By Baxter Black, DVM
As America continues to become tangled in the web of domesticated animal welfare, we continue to exacerbate the inhumane results of our efforts. The closing of horse slaughter plants has backfired. Our emphasis on spay and neuter clinics has made just a small dent in the number of feral cats and dogs. Millions of canines and felines are euthanized each year. Feral hogs have become as welcome as coyotes, rats, prairie dogs, wolves and white tail deer in many states. The biggest factor in each case can be traced back to decisions made by people with big hearts and a limited knowledge of nature’s way.
The latest example of compassionate, naïve and innocent ignorance backfiring, is the unwanted backyard chicken movement. Urban folks, sincere and serious, want to know where their food comes from. In their mind they have the image of free-range hens laying eggs and pecking around with smiles on their beaks. Roosters welcoming the day, cute little chicks you can hold in your hand.
So far, so good. But as the effort to feed, contain, clean-up after, dust for lice and hose chicken poop off the porch, the swing set, the window sills…the new nervous poultrymen must face reality. They begin to see why farmers using modern practices that prevent disease, increase sanitation, improve their diet, and reduce the muck that goes with raising chickens is important. Reality is not the idyllic farmer-in-the-dell fairy tale they had imagined.
Then the hens quit laying. The neuvo-farmer can’t even think about slaughtering such a faithful hen. So, just like dumping unwanted horses, puppies and kittens, they turn their old hens loose…sort of a “Free Henny Penny!”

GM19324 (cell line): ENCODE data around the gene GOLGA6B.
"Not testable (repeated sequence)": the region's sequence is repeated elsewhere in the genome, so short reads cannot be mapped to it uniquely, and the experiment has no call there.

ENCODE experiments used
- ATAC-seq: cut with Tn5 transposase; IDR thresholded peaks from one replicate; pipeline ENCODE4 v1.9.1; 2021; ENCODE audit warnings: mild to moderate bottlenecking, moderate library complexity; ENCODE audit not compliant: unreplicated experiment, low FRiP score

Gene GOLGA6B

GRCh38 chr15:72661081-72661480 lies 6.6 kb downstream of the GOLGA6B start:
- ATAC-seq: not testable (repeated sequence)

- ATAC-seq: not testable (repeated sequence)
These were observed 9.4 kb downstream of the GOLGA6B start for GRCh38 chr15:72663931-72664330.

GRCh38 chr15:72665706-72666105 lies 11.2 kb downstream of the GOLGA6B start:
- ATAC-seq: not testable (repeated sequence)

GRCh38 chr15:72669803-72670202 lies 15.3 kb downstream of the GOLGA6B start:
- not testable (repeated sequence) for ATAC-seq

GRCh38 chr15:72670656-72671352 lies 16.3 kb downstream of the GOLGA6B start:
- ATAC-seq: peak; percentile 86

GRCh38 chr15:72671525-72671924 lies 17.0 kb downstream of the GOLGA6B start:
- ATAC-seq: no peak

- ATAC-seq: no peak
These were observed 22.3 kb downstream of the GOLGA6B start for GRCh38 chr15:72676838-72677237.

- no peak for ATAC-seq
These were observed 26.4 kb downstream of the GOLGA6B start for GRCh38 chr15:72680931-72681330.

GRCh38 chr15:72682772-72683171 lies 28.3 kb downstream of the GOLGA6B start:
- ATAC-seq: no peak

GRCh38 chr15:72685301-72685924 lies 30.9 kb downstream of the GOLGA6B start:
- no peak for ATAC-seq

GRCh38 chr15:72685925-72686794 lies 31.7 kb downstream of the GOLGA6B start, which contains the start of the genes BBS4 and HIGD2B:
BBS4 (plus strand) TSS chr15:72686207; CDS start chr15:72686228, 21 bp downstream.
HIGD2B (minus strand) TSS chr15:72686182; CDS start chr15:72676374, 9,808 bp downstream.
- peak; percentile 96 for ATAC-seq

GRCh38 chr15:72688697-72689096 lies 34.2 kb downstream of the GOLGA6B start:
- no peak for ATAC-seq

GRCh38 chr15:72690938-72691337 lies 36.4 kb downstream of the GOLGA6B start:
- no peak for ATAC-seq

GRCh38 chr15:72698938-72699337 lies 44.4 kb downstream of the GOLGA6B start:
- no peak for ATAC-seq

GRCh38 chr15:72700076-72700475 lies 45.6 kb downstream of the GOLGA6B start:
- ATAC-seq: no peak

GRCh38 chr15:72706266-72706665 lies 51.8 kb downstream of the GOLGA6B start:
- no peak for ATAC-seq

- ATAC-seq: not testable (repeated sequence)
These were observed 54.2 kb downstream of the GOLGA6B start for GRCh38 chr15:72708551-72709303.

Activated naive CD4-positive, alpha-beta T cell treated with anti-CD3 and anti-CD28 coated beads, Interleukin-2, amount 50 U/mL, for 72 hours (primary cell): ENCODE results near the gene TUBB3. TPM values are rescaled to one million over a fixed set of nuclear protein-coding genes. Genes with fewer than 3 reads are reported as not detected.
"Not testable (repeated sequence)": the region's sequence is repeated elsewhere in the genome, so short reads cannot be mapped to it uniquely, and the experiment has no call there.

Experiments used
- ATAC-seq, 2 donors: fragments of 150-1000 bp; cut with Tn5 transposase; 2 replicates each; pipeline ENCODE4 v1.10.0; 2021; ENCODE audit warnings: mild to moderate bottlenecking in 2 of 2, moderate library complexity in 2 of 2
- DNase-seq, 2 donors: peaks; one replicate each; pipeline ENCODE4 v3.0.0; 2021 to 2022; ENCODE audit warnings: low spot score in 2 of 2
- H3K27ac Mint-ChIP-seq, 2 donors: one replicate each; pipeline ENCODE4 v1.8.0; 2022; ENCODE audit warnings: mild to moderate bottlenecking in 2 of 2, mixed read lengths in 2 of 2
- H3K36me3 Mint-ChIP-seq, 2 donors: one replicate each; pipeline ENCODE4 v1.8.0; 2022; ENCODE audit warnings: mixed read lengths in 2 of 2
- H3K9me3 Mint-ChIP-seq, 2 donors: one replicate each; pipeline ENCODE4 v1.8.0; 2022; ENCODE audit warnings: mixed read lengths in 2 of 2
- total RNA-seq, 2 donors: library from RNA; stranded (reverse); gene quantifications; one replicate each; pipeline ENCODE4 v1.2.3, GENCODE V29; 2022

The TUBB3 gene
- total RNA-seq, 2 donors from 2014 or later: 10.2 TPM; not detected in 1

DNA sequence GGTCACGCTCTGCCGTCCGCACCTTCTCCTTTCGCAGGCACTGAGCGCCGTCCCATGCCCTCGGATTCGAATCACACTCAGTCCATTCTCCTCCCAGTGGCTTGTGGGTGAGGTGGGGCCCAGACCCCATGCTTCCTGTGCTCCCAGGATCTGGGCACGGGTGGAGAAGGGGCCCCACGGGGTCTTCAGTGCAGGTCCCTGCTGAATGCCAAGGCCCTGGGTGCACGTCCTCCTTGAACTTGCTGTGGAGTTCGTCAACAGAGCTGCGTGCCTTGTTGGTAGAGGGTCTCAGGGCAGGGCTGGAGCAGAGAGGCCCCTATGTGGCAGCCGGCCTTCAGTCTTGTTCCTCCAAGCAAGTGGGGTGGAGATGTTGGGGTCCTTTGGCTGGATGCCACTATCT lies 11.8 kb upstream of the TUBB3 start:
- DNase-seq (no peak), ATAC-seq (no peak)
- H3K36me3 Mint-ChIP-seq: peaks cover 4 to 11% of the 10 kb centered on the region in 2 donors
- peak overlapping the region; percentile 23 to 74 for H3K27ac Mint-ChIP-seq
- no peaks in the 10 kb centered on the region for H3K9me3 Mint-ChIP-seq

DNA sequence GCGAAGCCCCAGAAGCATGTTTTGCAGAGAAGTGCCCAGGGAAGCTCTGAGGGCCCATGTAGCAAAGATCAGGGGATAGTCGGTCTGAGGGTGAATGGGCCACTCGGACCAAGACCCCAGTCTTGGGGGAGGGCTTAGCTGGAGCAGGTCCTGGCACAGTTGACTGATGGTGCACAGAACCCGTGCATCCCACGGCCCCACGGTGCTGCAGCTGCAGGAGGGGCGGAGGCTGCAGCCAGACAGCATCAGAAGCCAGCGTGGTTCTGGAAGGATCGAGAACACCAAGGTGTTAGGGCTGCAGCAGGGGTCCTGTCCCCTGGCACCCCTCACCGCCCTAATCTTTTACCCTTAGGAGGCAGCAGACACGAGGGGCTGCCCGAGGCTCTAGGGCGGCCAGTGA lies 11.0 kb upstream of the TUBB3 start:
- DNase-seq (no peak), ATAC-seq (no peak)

Is this a serious problem? In Minneapolis, a “Chicken rescue facility” report that they received calls to take 500 abandoned chickens. They are working with Animal Control to find homes to place the steady stream of unwanted chickens.
Those of us in rural America look on this problem dumbfounded. Nigerians in refuge camps, Filipino typhoon victims, North Korean mothers, Laotian immigrants plus 98% of the people on Earth who have some basic understanding of life’s cycle, are incredulous.
In megacities, we have isolated a significant percentage of our population from reality. They exist in a cocoon that is controlled by electronic robots that keep them and their children separated from dirt, weather, farming, mining timber, drilling and changing their own flat tires. They might as well be living in a space station on the moon.
We, whose job is to feed, house and comfort these space station citizens make an effort to inform them “Where their food, clothing and shelter comes from.” But most will never become truly knowledgeable enough in the subjects to make an educated decision. So, it will continue to be up to us, the producers, to make the right decisions, for the right reasons.
So with a tip of the hat to you urban chicken raisers, do your homework, be responsible and enjoy your eggs. And remember, that little chick will one day be at the Campbell’s soup stage of their life. Have a plan.